MSNBC, Fox use stories on strip clubs hiring as opportunities to air footage of scantily clad women
Research ››› ››› JEREMY HOLDEN & LILY YAN
In stories on strip clubs that are hiring, MSNBC and Fox News aired footage of scantily clad women, despite the hosts of the respective segments acknowledging that the Rhode Island strip club they were discussing was hiring to fill several different kinds of positions, not just erotic dancers. By contrast, CNN's report on the same strip club featured images of applicants filling out paperwork, as well as images of the outside of the strip club and other parts of Rhode Island.
In recent days, MSNBC and Fox News have used stories about strip clubs that are hiring as an opportunity to air footage of scantily clad women, despite the hosts of the respective segments acknowledging that the Rhode Island strip club they were discussing was hiring to fill several different kinds of positions, not just erotic dancers. By contrast, CNN covered the job fair at the same strip club by airing images of applicants filling out paperwork.
On the March 21 edition of MSNBC Live, anchor Alex Witt reported, "The Foxy Ladies gentleman's club in Providence [Rhode Island] is looking for some new recruits. From dancers to DJs, hundreds are expected to show up ready to show off their skills." During the segment, Foxy Lady owner Tom Tsoumas stated: "We're offering jobs -- every job is a position that we need help with. We're looking for 35 to 40 people. It would range from being one of the general managers right down to bar backs and valets in the parking lot, the whole array of jobs that are involved in the nightclub business." However, as Tsoumas spoke, the following images aired:
The next day, Witt reported on the story again, noting that "more than 150 people showed up at a strip-club job fair this weekend. The Foxy Ladies gentlemen's club has about 35 positions to fill, but most applicants didn't have to show any leg to get that job." But while Witt acknowledged that "most applicants didn't have to show any leg to get that job," MSNBC aired the following images:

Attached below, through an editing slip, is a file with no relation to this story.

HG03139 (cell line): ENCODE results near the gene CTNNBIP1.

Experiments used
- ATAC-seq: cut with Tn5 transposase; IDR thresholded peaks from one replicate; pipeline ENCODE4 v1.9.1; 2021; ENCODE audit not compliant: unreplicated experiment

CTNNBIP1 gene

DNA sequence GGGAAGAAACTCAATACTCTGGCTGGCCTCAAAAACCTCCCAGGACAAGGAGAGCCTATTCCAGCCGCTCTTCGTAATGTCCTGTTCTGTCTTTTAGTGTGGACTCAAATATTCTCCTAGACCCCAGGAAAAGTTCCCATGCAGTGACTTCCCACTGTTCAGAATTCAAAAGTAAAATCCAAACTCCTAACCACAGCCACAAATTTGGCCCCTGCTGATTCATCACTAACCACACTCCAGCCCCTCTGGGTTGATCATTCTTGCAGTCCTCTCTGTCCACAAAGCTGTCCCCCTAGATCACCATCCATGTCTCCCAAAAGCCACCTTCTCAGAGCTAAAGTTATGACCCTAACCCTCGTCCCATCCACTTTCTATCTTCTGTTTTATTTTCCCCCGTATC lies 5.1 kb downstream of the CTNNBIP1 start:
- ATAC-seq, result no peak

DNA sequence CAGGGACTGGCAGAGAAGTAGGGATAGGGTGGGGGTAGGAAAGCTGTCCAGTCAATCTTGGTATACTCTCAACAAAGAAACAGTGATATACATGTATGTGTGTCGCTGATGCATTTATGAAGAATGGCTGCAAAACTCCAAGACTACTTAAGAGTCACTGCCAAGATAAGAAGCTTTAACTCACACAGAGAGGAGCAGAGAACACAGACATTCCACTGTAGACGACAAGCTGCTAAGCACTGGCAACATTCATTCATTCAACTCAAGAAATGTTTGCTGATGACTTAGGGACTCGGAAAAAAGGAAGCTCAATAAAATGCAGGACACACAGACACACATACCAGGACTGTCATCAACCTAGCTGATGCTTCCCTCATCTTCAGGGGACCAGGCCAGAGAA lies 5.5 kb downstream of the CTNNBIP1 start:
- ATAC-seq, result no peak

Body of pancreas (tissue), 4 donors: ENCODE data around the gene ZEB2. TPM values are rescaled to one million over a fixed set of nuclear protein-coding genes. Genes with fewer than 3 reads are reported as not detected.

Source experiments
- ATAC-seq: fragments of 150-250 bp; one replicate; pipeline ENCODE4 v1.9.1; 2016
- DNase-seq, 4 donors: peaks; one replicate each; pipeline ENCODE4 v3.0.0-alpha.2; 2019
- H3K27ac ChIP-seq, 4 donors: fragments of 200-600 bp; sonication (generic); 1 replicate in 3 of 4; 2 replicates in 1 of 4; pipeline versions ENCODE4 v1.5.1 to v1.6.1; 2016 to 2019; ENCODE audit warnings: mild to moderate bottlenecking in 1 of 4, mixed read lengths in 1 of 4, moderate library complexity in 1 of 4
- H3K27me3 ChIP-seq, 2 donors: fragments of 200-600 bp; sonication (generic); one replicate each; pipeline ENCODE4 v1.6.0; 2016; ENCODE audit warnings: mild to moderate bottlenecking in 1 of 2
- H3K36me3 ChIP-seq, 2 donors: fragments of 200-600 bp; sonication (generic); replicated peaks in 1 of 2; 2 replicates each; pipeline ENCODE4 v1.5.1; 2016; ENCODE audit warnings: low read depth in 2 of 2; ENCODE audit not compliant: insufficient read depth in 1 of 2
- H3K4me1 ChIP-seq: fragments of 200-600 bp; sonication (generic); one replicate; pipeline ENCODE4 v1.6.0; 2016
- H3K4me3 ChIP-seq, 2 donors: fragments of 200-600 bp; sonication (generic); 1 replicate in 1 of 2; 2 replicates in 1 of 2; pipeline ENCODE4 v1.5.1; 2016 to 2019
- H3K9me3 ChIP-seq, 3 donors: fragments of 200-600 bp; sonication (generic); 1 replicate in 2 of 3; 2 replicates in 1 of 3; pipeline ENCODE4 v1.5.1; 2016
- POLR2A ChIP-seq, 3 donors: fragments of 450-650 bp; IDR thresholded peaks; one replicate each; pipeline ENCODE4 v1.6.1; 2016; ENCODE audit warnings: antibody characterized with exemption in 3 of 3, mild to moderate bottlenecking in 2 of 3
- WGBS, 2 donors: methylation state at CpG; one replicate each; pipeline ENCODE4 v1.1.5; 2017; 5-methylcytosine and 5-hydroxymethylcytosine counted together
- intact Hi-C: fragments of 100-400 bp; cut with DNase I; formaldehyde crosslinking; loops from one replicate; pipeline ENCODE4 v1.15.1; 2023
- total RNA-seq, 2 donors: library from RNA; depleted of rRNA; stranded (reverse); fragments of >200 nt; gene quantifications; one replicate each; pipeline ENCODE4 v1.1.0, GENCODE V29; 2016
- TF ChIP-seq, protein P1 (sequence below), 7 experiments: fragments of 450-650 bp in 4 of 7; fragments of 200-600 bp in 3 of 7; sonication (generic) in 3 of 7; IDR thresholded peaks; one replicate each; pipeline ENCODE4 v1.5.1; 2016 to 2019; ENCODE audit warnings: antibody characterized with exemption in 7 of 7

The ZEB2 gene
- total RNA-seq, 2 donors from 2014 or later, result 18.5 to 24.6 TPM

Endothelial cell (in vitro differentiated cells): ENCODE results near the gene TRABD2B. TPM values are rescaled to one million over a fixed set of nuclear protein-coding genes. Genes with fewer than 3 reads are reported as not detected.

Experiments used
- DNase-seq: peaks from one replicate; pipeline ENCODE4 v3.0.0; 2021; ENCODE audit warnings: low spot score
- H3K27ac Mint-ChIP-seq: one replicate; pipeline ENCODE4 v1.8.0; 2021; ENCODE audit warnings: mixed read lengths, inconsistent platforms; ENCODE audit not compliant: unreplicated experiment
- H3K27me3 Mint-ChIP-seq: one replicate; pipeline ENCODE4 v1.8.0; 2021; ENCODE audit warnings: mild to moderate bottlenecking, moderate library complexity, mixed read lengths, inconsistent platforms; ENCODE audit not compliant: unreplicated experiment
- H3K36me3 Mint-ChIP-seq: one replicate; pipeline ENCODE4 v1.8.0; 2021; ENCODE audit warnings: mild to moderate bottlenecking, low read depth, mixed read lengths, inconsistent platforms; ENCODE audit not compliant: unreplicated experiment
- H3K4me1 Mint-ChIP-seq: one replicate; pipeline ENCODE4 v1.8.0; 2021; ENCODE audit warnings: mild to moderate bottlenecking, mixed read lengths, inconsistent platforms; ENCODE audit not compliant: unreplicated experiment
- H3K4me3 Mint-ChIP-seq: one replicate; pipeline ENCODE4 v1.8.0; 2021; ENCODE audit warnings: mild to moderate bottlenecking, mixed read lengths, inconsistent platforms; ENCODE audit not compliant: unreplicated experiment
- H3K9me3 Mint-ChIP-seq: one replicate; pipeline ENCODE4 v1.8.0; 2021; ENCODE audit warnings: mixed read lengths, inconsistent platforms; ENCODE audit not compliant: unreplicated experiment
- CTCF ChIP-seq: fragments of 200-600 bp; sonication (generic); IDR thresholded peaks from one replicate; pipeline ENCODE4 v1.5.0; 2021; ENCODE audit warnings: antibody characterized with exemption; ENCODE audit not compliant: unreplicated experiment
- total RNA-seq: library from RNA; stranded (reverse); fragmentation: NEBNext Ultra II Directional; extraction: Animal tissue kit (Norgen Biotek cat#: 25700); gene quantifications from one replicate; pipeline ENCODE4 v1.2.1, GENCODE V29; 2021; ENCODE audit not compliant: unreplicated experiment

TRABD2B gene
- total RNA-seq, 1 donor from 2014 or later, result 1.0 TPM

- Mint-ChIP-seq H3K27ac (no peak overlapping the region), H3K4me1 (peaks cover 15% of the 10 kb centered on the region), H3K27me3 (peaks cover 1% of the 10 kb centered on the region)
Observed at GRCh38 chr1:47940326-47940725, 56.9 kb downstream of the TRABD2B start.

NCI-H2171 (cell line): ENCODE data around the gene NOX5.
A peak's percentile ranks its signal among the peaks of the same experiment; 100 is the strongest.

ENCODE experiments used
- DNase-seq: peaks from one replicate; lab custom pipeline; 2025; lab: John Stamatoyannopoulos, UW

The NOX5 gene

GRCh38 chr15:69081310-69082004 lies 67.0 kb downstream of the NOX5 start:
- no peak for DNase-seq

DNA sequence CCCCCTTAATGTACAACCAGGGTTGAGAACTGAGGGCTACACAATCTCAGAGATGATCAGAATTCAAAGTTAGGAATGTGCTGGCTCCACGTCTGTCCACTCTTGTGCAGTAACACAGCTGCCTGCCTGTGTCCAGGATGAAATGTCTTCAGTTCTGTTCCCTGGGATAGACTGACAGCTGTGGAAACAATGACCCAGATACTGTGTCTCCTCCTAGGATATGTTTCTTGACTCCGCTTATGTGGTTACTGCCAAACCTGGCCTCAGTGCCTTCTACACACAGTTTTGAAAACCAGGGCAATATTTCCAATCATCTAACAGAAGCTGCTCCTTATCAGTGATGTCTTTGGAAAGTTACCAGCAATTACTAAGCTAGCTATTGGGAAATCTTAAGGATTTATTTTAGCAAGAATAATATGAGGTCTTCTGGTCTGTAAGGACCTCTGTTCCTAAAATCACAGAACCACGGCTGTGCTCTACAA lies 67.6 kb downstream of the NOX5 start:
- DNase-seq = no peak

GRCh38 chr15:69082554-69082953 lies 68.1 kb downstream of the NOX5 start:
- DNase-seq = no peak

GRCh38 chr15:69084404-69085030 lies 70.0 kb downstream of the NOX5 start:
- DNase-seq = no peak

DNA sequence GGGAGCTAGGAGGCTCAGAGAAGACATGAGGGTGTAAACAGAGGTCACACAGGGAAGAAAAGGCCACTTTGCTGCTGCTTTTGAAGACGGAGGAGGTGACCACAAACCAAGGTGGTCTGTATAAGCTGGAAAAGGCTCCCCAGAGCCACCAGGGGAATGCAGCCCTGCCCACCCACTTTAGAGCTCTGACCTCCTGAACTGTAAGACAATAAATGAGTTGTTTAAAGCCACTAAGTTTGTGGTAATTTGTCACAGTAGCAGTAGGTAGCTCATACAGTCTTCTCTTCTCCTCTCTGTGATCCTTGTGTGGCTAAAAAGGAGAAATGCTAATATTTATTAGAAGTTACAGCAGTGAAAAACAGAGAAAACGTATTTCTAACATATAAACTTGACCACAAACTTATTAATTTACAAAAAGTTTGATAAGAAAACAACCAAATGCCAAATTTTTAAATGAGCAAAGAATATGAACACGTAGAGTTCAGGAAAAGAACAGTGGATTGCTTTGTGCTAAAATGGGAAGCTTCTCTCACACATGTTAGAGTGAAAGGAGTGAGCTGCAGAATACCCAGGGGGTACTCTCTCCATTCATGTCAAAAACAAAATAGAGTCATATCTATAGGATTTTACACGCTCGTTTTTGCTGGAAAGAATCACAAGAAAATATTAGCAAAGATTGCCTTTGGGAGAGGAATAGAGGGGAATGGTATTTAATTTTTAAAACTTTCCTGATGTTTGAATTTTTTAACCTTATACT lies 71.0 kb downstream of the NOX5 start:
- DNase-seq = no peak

Similarly, on the March 21 edition of Fox News' America's News HQ, while co-anchor Gregg Jarrett reported that "[o]wners [of the Foxy Lady] say they are looking around for about 30 people to work as strippers, waitresses, bartenders, DJs" and co-host Julie Banderas interjected, "[p]ole dancers," Fox News aired the following footage:
As Media Matters for America's County Fair blog noted, on the March 26 edition of Fox News' America's Newsroom, titillating photos and video aired while co-anchor Megyn Kelly interviewed a woman who "turn[ed] to exotic dancing to get [herself] out of financial trouble." Media Matters has also documented other examples of Fox News' pattern of exploiting any opportunity to show scantily clad women, regardless of the seriousness of the issue being covered.
While covering the Foxy Lady's job fair, CNN aired images of applicants filling out paperwork, as well as images of the outside of the strip club and other parts of Providence:
From the 9 a.m. ET hour of MSNBC Live on March 21:
WITT: Today in Rhode Island, there are people lining up to take it off for a job. The Foxy Ladies gentleman's club in Providence is looking for some new recruits. From dancers to DJs, hundreds are expected to show up ready to show off their skills. Joining me now on the phone is Tom Tsoumas, the club's co-owner. Tom, good morning to you.
TSOUMAS: Good morning, Alex. Thank you for having me on.
WITT: Well, I'm glad you're here. I want to hear about the jobs that are out there available. Whatcha got?
TSOUMAS: I -- could you just repeat that? I'm sorry, Alex. I didn't hear you.
WITT: That's OK, Tom. What kind of jobs are you offering?
TSOUMAS: We're offering jobs -- every job is a position that we need help with. We're looking for 35 to 40 people. It would range from being one of the general managers right down to bar backs and valets in the parking lot, the whole array of jobs that are involved in the nightclub business.
We employ right now about 350 people, and we might need as many as 50 additional people for some peculiar reasons that, if you had time, I'd like to share them with you.